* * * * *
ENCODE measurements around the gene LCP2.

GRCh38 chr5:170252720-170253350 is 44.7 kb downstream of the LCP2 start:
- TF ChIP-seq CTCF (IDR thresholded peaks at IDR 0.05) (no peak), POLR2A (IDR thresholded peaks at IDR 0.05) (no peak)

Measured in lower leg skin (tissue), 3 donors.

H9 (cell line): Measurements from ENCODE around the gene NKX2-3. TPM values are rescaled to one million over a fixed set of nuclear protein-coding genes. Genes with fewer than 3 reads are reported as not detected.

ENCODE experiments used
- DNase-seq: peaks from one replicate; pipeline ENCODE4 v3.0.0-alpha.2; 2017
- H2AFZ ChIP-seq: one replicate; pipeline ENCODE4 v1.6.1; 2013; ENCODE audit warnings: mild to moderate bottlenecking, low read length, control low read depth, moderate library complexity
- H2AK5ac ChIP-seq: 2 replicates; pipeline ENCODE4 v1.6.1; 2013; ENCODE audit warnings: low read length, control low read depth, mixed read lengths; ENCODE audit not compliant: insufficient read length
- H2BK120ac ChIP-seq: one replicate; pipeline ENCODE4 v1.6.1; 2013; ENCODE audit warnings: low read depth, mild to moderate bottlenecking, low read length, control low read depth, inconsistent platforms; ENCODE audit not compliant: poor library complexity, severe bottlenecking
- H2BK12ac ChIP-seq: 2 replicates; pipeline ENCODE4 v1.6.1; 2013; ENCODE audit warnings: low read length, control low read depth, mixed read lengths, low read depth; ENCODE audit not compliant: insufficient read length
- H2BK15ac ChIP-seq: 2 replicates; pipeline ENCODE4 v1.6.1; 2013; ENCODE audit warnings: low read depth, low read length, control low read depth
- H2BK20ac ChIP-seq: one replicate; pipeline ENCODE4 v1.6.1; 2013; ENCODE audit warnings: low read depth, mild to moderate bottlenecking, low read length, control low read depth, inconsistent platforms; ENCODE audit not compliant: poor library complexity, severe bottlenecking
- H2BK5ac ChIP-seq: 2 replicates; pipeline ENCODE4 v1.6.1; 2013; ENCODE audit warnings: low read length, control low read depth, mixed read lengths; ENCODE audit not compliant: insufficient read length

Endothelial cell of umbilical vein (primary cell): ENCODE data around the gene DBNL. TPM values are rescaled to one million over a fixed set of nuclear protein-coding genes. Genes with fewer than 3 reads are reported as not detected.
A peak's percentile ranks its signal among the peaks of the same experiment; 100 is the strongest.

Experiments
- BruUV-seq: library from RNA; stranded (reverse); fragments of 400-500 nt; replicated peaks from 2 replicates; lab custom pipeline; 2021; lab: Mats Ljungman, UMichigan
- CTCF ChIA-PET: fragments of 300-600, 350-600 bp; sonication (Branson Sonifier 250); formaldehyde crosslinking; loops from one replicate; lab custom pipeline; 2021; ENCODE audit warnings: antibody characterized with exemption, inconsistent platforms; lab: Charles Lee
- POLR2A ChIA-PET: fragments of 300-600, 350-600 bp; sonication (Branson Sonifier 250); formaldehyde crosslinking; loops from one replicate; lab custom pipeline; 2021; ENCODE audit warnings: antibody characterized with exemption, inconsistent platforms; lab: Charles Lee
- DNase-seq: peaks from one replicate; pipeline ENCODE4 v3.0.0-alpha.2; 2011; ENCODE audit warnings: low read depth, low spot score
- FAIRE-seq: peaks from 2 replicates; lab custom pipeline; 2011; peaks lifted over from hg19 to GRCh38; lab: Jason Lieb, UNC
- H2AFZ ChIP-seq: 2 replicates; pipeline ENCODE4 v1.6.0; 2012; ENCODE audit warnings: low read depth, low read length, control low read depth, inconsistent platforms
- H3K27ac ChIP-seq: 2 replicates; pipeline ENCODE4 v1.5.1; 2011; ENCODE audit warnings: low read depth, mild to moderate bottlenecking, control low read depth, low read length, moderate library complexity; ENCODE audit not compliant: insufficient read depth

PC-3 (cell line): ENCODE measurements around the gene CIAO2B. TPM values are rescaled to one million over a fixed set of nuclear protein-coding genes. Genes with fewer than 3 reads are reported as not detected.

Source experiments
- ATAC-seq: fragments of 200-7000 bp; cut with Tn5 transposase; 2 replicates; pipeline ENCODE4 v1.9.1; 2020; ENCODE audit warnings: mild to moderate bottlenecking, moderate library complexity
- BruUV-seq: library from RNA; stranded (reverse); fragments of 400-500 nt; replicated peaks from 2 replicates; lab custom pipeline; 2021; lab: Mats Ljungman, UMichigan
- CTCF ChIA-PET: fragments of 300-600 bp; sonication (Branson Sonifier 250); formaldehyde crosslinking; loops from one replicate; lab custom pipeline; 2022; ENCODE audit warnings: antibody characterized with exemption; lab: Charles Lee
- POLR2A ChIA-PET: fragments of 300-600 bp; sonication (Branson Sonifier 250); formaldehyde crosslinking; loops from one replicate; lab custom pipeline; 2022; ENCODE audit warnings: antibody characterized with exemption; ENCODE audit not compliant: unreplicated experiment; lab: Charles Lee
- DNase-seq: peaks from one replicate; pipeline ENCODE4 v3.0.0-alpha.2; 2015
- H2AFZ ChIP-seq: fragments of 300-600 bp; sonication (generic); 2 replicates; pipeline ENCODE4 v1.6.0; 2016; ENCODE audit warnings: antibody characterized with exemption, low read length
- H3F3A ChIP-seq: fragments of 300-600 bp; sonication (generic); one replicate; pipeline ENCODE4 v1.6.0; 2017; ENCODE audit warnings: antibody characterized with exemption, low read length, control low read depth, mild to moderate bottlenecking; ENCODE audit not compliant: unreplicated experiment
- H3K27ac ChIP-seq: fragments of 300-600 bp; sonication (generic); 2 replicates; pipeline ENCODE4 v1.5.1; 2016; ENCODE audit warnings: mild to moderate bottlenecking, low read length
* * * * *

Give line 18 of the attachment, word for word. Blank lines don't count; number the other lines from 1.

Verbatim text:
- BruUV-seq: library from RNA; stranded (reverse); fragments of 400-500 nt; replicated peaks from 2 replicates; lab custom pipeline; 2021; lab: Mats Ljungman, UMichigan